Cyclopentane

Cyclopentane (also called C pentane) is a highly flammable alicyclic hydrocarbon with chemical formula C5H10 and CAS number 287-92-3, consisting of a ring of five carbon atoms each bonded with two hydrogen atoms above and below the plane. It occurs as a colorless liquid with a petrol-like odor. Its melting point is −94 °C and its boiling point is 49 °C. Cyclopentane is in the class of cycloalkanes, being alkanes that have one or more rings of carbon atoms. It is formed by cracking cyclohexane in the presence of alumina at a high temperature and pressure.

Cyclopentane
Skeletal formula
Space-filling model
Names
Preferred IUPAC name
Cyclopentane
Other names
pentamethylene
Identifiers
3D model (JSmol)
ChEBI
ChemSpider
ECHA InfoCard 100.005.470 Edit this at Wikidata
EC Number
  • 206-016-6
RTECS number
  • GY2390000
UNII
  • InChI=1S/C5H10/c1-2-4-5-3-1/h1-5H2 checkY
    Key: RGSFGYAAUTVSQA-UHFFFAOYSA-N checkY
  • InChI=1/C5H10/c1-2-4-5-3-1/h1-5H2
    Key: RGSFGYAAUTVSQA-UHFFFAOYAL
  • C1CCCC1
Properties
C5H10
Molar mass 70.1 g/mol
Appearance clear, colorless liquid
Odor mild, sweet
Density 0.751 g/cm3
Melting point −93.9 °C (−137.0 °F; 179.2 K)
Boiling point 49.2 °C (120.6 °F; 322.3 K)
156 mg·l−1 (25 °C)[1]
Solubility soluble in ethanol, acetone, ether
Vapor pressure 45 kPa (20 °C) [2]
Acidity (pKa) ~45
-59.18·10−6 cm3/mol
1.4065
Hazards
Occupational safety and health (OHS/OSH):
Main hazards
Flammable[3]
NFPA 704 (fire diamond)
1
3
0
Flash point −37.2 °C (−35.0 °F; 236.0 K)
361 °C (682 °F; 634 K)
Explosive limits 1.1%-8.7%[3]
NIOSH (US health exposure limits):
PEL (Permissible)
none[3]
REL (Recommended)
TWA 600 ppm (1720 mg/m3)[3]
IDLH (Immediate danger)
N.D.[3]
Related compounds
Related compounds
cyclopropane, cyclobutane, cyclohexane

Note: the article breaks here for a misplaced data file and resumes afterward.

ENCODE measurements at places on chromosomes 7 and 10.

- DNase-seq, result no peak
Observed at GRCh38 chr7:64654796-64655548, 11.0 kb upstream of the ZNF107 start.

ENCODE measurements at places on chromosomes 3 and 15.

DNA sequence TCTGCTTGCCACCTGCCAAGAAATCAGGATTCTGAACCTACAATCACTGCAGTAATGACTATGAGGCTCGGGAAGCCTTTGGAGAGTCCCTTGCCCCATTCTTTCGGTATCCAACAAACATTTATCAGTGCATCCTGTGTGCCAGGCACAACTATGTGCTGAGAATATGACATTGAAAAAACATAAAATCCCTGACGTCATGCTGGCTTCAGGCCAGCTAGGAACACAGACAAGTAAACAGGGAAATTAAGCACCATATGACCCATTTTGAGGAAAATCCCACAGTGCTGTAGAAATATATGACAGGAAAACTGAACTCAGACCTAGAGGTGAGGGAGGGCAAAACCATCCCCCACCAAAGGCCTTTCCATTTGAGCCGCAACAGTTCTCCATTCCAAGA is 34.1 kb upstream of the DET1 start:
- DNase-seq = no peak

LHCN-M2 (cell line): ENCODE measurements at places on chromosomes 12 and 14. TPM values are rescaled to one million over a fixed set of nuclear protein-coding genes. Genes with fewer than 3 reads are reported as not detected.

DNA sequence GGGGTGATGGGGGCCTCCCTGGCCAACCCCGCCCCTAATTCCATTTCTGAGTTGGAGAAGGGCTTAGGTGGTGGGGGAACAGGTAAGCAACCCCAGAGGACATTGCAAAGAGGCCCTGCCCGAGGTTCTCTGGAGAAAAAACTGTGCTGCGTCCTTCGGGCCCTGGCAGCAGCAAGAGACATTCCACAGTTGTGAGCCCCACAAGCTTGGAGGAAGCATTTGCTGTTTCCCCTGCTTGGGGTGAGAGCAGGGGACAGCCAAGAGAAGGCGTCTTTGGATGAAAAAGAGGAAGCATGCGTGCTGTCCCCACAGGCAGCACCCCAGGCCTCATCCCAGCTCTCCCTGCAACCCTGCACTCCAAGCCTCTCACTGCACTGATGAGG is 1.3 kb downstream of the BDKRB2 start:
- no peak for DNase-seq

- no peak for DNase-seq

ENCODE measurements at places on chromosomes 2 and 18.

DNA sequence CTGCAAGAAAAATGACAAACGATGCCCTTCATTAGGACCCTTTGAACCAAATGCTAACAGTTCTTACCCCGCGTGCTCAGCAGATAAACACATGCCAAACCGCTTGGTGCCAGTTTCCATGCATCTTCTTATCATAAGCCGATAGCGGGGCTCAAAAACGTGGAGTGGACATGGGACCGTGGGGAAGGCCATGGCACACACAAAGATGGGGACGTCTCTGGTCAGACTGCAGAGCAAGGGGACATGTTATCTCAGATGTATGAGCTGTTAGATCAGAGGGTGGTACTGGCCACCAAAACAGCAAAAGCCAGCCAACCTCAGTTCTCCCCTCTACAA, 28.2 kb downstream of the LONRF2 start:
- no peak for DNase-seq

Except where otherwise noted, data are given for materials in their standard state (at 25 °C [77 °F], 100 kPa).
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It was first prepared in 1893 by the German chemist Johannes Wislicenus.[4]

Production, occurrence and useEdit

Cycloalkanes are formed by catalytic reforming. For example, when passed over a hot platinum surfact, 2-methylbutane converts into cyclopentane.

Cyclopentane has no particular use. No commercial products are made from cyclopentane itself. As a volatile hydrocarbon it is an incidental component of some fuels and blowing agents. In principle, it could be used as a refrigerant except that it is rather flammable.

Cyclopentane can be fluorinated to give compounds ranging from C5H9F to perfluorocyclopentane C5F10. Such species are conceivable refrigerants and specialty solvents.[5][6]

The cyclopentane ring is pervasive in natural products including many useful drugs. Examples include most steroids, prostaglandins, and some lipids.

ConformationsEdit

In a regular pentagon the angles at the vertices are all 108°, slightly less than the bond angle in perfectly tetrahedrally bonded carbon, which is about 109.47°. But cyclopentane is not planar in its normal conformations. It puckers in order to increase the distances between the hydrogen atoms (something which does not happen in the planar cyclopentadienyl anion C5H5 because it doesn't have as many hydrogen atoms). This means that the average C-C-C angle is less than 108°. There are two conformations that give local minima of the energy, the "envelope" and the "half-chair". The envelope has mirror symmetry (Cs), while the half chair has two-fold rotational symmetry (C2). In both cases the symmetry implies that there are two pairs of equal C-C-C angles and one C-C-C angle that has no pair. In fact for cyclopentane, unlike for cyclohexane (C6H12, see cyclohexane conformation) and higher cycloalkanes, it is not possible geometrically for all the angles and bond lengths to be equal except if it is in the form of a flat regular pentagon.

ReferencesEdit

  1. ^ Record of cyclopentane in the GESTIS Substance Database of the Institute for Occupational Safety and Health, accessed on 28 February 2015.
  2. ^ "ICSC 0353 - CYCLOPENTANE".
  3. ^ a b c d e NIOSH Pocket Guide to Chemical Hazards. "#0171". National Institute for Occupational Safety and Health (NIOSH).
  4. ^ J. Wislicenus and W. Hentschel (1893) "Der Pentamethenylalkohol und seine Derivate" (Cyclopentanol and its derivatives), Annalen der Chemie, 275 : 322-330; see especially pages 327-330. Wislicenus prepared cyclopentane from cyclopentanone ("Ketopentamethen"), which is prepared by heating calcium adipate.
  5. ^ Tatlow, John Colin (1995). "Cyclic and bicyclic polyfluoro-alkanes and -alkenes". Journal of Fluorine Chemistry. 75 (1): 7–34. doi:10.1016/0022-1139(95)03293-m. ISSN 0022-1139.
  6. ^ Zhang, Chengping; Qing, Feiyao; Quan, Hengdao; Sekiya, Akira (January 2016). "Synthesis of 1,1,2,2,3,3,4-heptafluorocyclopentane as a new generation of green solvent". Journal of Fluorine Chemistry. 181: 11–16. doi:10.1016/j.jfluchem.2015.10.012.

External linksEdit